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updated: 6/1/2011 8:26 PM

Quade can start managing Cubs any time

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  • It wouldn't hurt Mike Quade, left, if he started acting more like a major-league manager than a major-league friend to the 25 Cubs on his roster.

    It wouldn't hurt Mike Quade, left, if he started acting more like a major-league manager than a major-league friend to the 25 Cubs on his roster.
    Associated Press


For the casual baseball fan who's been caught up in basketball and hockey the last few months, there's something you ought to know before you spend some time with the Cubs.

This will probably come as a shock, but they aren't very good.

And not even the reincarnation of John McGraw could manage the Cubs out of the mess they're in this year.

So, no, this is not Mike Quade's fault.

Nevertheless, they are at times an embarrassment and as the most public part of the show Quade has been a prominent feature.

Count me among those happy for a baseball lifer who finally got his chance to manage in the big leagues, rooting for the local kid made good, hoping a good guy could take advantage of a good opportunity.

But now you can count me among those wondering if he was ready for this, who think he's going to have a very short major-league career if he doesn't stop being pals with the players and start understanding he's their boss, not their friend.

He doesn't have to rip his players, but when he pretends the sky is blue as golf-ball sized hail is blasting holes in his sunshine-and-lollipops argument, fans think he's either clueless or dishonest.

Fans are not stupid, despite the belief most organizations have of their paying customers, and they can't be fooled by happy talk after a game that paints a pretty picture of an ugly performance.

Maybe Quade's afraid of losing players by telling the truth, but losing fans is also a big deal, and right now they've tuned out the postgame, excuse-making sessions.

Too many times we've heard it's hard to pitch when the wind's blowing out and hard to hit when the wind's blowing in. Other days, we're told it's too sunny, too cloudy, too hot or too cold.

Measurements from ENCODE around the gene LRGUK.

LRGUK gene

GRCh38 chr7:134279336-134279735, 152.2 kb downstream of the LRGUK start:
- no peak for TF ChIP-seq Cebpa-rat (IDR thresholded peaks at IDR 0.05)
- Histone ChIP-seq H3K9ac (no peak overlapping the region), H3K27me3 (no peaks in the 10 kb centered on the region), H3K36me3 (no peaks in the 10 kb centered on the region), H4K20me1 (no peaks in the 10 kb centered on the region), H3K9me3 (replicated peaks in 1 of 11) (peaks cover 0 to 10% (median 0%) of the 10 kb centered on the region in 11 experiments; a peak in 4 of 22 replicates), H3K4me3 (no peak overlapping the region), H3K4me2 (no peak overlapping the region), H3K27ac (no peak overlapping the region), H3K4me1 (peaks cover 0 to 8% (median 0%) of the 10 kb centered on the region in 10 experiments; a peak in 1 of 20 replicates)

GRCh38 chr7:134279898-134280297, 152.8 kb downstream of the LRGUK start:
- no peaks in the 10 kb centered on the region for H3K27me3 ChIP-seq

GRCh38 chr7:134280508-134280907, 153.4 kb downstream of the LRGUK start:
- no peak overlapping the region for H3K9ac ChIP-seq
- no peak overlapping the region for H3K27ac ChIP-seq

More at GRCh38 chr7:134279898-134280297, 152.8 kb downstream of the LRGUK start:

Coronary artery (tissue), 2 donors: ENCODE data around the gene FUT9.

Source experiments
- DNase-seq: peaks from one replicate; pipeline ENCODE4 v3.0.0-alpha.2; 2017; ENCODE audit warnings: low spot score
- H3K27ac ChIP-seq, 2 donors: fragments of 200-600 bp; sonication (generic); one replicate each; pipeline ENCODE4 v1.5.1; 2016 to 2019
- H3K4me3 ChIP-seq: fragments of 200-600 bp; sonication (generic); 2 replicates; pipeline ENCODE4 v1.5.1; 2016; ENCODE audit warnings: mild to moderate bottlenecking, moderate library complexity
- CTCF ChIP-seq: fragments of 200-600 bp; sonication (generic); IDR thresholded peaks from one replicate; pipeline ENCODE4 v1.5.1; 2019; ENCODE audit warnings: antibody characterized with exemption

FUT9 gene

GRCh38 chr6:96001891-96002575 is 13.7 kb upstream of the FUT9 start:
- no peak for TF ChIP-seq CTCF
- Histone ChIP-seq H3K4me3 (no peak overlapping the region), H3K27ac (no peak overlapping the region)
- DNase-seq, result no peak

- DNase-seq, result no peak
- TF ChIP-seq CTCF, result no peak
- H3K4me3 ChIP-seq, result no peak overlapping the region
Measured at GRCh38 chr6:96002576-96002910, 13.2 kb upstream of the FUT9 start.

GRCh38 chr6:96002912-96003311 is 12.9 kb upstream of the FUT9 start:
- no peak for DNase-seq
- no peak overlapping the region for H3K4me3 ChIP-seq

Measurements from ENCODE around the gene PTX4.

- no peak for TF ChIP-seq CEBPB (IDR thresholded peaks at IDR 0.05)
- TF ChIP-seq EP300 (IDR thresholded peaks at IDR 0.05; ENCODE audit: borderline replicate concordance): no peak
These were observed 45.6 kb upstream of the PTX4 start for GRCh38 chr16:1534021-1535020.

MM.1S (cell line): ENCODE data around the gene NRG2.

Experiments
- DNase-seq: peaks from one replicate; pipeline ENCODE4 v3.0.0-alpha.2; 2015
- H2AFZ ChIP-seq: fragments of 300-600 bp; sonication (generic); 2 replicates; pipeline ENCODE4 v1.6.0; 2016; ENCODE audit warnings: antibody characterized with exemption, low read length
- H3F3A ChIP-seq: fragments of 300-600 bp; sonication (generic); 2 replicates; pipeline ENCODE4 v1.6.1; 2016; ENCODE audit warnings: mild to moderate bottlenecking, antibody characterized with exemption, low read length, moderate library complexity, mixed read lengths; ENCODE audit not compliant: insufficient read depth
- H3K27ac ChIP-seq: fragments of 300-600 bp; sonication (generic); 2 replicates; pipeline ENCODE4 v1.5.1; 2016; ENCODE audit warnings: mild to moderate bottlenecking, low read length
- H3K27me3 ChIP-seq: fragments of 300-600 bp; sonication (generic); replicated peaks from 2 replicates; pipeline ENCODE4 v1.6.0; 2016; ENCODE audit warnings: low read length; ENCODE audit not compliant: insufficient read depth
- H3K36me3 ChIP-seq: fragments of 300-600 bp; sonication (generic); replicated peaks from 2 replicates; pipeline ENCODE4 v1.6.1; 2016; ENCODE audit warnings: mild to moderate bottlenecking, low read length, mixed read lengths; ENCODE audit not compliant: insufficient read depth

The reality is he is too good with clichés and they are too bad at baseball.

This is not the minor leagues, and maybe what no one's told Quade is while the players claim to love him now, players don't really give a spit about anyone and they'll toss Quade under the bus as soon as necessary.

So he should be managing in a way that's best for the organization, not for the players, and that's how it's gone thus far.

No wonder the players wanted him back last fall, with Ryan Dempster saying, "He's one of us."

So far, he has been one of them. He's their friend. He lets veteran starting pitchers decide how long they want to stay in games, and he's reluctant to move former stars out of key spots in the order despite poor performance. He doesn't bench the lazy and unproductive.

He seems unwilling to criticize or discipline, and when players know this they take advantage, which is what they've done.

There have been dozens of examples so far this year with "Demp," "Garz," "Z," "Sori," and "Rami," to name just a few of his buddies.

And the most humiliating moment came Tuesday night when Quade allowed a bit of honesty to creep out in saying he didn't like Carlos Zambrano busting a bat over his leg.

He then caught himself and though he hadn't spoken to Zambrano, Quade quickly said that Zambrano also "doesn't like that."

Really? Obviously Zambrano does like it, and when asked if he intended to talk to Zambrano about it, Quade said he didn't have to, avoiding the conversation and a possible confrontation.

When Zambrano was told the manager didn't like it, Zambrano said, "What manager?"

When told again that Quade thought it was a bad idea, Zambrano said, "That's OK. If he doesn't like it, he doesn't like it. What can I do?"

Thing is, if players respect a manager and know he has their backs through sticking up for them on the field and with communication, they'll be able to handle a little truth in advertising.

If they can't, then the GM collected the wrong players.

It's just a shame that after waiting so long, Quade has chosen this route.

Yes, the Cubs have had injuries, but even before that Quade was enabling and coddling instead of teaching and managing -- and the Cubs were fumbling and bumbling.

They are making the same fundamental mistakes and have the same mental approach they've had since the first day of spring training.

Down 4 runs in the bottom of the ninth Tuesday, World Series-winning manager Bob Brenly was baffled in the booth when Tony Campana led off the inning and grounded out on the first pitch.

Apparently, no one had suggested Campana needed to see a few pitches in that at-bat.

Not much of what's occurred is Quade's fault, but any time he wants to start managing -- and maybe even play small ball since they can't hit home runs -- it would be a welcome addition to the campaign.

And it might be beneficial to his career.

• Listen to Barry Rozner from 9 a.m. to noon Sundays on the Score's "Hit and Run" show at WSCR 670-AM.